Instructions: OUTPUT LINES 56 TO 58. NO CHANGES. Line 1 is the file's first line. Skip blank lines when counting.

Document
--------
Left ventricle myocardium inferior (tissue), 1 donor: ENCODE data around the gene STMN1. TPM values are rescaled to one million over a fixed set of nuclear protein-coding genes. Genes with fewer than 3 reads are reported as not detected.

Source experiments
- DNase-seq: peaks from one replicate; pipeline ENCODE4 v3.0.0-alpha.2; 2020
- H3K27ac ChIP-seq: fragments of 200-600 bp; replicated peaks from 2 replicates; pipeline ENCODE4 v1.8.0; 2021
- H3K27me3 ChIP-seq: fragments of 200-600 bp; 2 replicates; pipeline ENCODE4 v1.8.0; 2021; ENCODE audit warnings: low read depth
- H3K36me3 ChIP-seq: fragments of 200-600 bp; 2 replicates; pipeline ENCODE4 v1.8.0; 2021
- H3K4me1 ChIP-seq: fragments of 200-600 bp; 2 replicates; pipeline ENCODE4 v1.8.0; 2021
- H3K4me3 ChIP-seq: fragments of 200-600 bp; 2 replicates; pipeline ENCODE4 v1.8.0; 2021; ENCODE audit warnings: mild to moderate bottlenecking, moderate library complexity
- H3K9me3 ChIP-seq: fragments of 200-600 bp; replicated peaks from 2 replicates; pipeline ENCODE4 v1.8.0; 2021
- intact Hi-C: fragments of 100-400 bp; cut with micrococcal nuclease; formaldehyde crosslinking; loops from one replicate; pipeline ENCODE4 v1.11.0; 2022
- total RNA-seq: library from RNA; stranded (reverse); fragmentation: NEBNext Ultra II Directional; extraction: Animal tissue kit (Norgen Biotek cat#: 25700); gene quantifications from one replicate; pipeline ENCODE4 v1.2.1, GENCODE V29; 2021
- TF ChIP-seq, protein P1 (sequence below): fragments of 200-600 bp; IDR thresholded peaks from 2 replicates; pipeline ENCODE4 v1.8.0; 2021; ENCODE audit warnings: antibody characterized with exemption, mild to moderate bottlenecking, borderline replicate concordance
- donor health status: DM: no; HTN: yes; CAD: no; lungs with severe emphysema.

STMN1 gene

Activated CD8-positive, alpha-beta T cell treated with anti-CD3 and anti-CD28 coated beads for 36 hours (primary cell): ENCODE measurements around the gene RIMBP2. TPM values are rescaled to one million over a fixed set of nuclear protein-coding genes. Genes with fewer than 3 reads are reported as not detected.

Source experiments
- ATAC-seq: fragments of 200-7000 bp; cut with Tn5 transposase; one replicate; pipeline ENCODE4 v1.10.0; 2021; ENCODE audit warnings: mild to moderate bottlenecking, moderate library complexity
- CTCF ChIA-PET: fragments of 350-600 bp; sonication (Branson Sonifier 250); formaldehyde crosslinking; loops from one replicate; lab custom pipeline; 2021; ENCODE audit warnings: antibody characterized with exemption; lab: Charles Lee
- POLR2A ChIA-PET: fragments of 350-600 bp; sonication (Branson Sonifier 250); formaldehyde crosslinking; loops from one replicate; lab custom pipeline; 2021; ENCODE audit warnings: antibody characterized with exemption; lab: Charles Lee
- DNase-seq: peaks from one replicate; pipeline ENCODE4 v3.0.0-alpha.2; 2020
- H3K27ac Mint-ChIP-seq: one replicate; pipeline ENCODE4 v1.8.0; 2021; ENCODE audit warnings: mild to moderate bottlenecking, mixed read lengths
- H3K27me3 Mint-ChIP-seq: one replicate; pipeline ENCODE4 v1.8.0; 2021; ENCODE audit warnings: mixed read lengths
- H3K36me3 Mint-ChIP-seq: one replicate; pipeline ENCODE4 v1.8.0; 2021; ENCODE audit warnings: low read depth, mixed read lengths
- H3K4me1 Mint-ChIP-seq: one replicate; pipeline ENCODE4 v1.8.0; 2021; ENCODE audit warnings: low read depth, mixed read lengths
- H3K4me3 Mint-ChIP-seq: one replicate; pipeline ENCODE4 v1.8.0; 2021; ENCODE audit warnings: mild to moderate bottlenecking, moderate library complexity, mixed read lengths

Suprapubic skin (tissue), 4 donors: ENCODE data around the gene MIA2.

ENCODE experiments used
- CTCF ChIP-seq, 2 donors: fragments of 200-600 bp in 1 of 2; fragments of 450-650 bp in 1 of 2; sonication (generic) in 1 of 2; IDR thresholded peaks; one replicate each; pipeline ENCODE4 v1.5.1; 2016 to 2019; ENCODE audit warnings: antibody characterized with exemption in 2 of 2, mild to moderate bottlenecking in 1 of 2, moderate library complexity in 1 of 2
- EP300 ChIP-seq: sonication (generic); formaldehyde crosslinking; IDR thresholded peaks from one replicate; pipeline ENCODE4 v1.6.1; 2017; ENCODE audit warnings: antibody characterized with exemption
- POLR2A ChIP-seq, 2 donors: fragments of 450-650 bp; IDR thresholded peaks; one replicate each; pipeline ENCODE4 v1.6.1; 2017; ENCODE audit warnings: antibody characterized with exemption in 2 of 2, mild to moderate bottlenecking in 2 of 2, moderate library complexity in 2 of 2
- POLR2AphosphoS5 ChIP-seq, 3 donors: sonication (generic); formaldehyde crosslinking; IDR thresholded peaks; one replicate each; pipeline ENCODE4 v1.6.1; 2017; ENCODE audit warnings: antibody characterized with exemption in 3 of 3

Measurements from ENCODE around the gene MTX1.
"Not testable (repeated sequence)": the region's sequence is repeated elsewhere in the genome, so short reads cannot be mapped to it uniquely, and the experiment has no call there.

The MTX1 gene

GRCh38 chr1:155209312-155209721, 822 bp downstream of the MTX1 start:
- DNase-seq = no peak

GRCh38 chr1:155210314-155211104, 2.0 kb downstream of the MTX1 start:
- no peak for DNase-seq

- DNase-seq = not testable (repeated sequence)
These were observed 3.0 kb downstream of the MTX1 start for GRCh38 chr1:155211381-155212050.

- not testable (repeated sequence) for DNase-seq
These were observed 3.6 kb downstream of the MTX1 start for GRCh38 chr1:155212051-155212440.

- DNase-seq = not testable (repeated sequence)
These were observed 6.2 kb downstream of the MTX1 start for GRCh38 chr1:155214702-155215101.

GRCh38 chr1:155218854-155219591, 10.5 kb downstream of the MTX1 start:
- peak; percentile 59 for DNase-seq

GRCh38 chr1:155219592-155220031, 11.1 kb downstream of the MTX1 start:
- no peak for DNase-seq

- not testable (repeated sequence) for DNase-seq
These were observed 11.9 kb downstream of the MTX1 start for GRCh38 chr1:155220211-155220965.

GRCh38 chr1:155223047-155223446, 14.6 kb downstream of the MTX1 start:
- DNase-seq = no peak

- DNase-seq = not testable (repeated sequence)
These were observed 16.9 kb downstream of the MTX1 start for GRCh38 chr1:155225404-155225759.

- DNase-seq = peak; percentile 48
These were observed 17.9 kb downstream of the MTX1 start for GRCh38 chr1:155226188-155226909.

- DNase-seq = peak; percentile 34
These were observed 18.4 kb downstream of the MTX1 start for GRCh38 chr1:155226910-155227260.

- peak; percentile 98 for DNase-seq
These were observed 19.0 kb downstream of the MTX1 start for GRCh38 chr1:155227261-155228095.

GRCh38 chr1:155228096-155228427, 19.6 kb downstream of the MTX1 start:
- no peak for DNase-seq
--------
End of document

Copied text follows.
These were observed 17.9 kb downstream of the MTX1 start for GRCh38 chr1:155226188-155226909.

- DNase-seq = peak; percentile 34
These were observed 18.4 kb downstream of the MTX1 start for GRCh38 chr1:155226910-155227260.